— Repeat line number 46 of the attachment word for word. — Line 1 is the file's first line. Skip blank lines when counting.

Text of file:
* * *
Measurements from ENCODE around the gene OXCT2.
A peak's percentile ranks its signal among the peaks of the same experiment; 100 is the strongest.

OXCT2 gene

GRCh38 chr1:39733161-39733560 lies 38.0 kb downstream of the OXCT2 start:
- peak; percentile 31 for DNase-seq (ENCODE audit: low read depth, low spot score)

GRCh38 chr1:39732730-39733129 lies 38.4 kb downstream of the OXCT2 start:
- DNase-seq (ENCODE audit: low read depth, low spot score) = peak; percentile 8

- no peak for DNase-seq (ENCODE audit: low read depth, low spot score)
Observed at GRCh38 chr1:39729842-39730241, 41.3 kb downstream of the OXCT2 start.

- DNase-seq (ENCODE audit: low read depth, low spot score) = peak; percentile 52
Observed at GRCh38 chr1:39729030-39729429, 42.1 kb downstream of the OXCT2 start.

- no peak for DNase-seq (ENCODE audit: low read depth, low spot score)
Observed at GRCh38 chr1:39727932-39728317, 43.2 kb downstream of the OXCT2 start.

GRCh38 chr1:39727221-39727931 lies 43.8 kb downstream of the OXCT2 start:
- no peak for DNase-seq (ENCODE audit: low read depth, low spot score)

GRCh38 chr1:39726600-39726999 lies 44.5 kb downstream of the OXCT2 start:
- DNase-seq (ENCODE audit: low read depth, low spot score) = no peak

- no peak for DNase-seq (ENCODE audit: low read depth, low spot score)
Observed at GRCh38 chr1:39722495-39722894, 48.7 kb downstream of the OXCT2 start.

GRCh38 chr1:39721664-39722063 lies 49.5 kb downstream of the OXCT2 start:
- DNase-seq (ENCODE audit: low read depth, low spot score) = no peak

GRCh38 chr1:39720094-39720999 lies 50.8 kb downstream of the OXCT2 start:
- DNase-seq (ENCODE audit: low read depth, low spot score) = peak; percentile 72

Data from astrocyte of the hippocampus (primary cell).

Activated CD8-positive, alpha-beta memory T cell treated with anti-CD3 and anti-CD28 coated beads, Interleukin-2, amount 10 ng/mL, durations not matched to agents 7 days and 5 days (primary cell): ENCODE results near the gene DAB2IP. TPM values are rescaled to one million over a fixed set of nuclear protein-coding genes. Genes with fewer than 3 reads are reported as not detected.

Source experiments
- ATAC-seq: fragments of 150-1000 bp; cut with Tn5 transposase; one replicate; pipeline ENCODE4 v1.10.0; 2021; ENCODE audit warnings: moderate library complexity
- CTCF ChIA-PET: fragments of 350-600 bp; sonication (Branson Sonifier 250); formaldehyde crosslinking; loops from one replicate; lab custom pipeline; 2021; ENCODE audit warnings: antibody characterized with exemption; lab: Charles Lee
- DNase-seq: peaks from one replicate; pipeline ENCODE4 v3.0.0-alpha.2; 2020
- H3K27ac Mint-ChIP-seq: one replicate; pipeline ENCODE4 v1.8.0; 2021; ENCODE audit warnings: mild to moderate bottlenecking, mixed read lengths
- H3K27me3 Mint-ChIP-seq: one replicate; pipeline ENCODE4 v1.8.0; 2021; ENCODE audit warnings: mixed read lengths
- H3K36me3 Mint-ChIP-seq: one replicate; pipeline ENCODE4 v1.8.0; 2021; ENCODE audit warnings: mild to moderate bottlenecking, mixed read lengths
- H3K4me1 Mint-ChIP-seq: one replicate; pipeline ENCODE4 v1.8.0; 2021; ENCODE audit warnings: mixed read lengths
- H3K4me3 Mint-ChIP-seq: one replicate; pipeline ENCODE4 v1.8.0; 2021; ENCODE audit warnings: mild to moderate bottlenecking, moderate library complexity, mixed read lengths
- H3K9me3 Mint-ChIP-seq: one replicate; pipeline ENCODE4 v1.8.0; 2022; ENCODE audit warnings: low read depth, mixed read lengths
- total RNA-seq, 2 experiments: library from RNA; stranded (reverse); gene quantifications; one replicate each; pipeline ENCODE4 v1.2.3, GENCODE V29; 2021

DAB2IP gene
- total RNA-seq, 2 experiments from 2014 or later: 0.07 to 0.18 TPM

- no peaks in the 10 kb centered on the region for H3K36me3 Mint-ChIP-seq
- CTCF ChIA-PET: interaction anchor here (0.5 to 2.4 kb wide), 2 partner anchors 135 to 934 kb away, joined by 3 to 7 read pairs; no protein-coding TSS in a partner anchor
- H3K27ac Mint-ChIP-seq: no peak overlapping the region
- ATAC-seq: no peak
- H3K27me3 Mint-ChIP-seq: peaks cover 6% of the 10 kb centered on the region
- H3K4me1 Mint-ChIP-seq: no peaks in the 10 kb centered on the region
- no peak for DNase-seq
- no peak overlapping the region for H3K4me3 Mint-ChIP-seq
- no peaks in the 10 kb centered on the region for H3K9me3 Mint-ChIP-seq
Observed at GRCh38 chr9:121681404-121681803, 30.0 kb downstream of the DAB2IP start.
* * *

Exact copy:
- no peak overlapping the region for H3K4me3 Mint-ChIP-seq